HEALTH CARE AND CONSUMER SHOPPING

Much of the rhetoric about the health care market today is about the soaring cost and the increasing share of GDP of medical care. Regarding the second point, we should not care about the share of GDP going to any particular product market. If consumers and producers are engaging in voluntary exchange and there are relatively few impediments to the types of contracting in which consumers can engage, then the amount of consumption in that product market reflects the fulfillment of consumers’ desires, and there is no necessary share that one product market should have of GDP. It is the soaring costs that may reflect that all may not be well in the medical care market. Here I provide an overview of empirical findings related to consumer shopping behavior in both health care and health insurance markets.

In analyzing consumer shopping behavior in the health care market, we must remember that consumers’ incentives to shop may be attenuated, depending on the type of insurance coverage a consumer has. Many studies on consumer shopping utilize differences in the behavior of those with a high- deductible health plan (HDHP)8 and those with traditional health plans. The idea is that high deductibles give consumers “skin in the game.” In HDHPs, insurance does not begin to cover the costs of health as soon as traditional insurance plans, which increases the marginal cost a consumer faces each time she seeks medical attention. This should incentivize the consumer, at the margin, to consider shopping before deciding on a particular health care provider. Sinaiko, Mehrotra, and Sood (2016) report findings from a survey of approximately two thousand health care consumers. The consumer demographics were broadly similar, with HDHP consumers having slightly higher incomes, and beliefs and attitudes toward health care were also similar. When consumers were asked whether they would use price information if it were available, there was no statistical difference in the percent of “very likely” and “likely” responses between the consumers, with HDHPs (56 percent) and consumers with traditional health plans (50 percent). When asked about their most recent use of medical care, only 10 percent of traditional health plan consumers and 11 percent of HDHP consumers responded that they had considered other health care professionals, and only 4 percent of HDHP consumers and 3 percent of traditional health plan consumers responded that they considered other health professionals and compared costs of those health professionals.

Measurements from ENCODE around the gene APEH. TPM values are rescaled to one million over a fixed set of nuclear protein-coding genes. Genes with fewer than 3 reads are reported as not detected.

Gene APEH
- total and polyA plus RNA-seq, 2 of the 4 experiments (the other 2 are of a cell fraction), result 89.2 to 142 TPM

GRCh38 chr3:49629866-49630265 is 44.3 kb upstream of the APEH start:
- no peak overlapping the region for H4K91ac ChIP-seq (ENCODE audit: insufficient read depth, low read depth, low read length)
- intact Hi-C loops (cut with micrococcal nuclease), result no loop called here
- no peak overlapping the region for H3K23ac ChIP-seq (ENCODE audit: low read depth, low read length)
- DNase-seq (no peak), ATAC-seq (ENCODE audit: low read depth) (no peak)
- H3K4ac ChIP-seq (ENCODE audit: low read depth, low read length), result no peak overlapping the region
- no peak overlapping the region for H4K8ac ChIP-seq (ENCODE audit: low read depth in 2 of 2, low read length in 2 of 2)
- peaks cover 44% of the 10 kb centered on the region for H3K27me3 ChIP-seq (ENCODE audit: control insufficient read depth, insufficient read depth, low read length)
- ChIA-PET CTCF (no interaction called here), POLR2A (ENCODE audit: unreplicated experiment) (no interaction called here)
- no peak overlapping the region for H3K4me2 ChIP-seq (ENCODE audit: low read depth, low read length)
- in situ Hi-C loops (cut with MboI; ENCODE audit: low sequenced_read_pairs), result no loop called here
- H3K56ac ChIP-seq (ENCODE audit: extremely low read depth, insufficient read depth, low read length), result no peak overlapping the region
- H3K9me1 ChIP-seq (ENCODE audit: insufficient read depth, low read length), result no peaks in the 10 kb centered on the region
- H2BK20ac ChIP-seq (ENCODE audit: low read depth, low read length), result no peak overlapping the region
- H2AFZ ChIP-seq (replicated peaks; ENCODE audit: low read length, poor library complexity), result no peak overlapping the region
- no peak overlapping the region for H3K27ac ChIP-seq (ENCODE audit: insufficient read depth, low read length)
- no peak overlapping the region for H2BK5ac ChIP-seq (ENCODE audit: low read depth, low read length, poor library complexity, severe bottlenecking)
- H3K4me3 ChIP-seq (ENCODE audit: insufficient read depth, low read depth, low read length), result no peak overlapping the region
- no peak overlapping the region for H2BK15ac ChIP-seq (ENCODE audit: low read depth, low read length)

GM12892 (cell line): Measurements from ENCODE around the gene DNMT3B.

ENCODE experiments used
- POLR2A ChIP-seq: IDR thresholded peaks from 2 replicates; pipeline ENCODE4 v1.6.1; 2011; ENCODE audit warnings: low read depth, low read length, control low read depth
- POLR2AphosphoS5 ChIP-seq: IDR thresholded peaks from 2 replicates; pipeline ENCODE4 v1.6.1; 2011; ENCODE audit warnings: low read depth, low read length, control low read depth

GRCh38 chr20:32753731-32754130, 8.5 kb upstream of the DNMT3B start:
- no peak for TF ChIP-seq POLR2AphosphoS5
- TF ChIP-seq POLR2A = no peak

From these findings, it does not appear that consumers who face higher marginal costs engage in different shopping behavior than those who face lower marginal costs. Several factors could explain these findings. Search cost may be too great. Shopping for price requires calling different providers, asking whether they take a particular insurance, then waiting for the care provider to respond with what the price of the care will be, which depends on the negotiated contract between the insurer and the provider. Also, given that the consumers with HDHPs have higher incomes, the relative search costs for the HDHP group are somewhat higher. However, the fact that only half of each group would use price information if it were available suggests that there is a low level of interest in shopping around.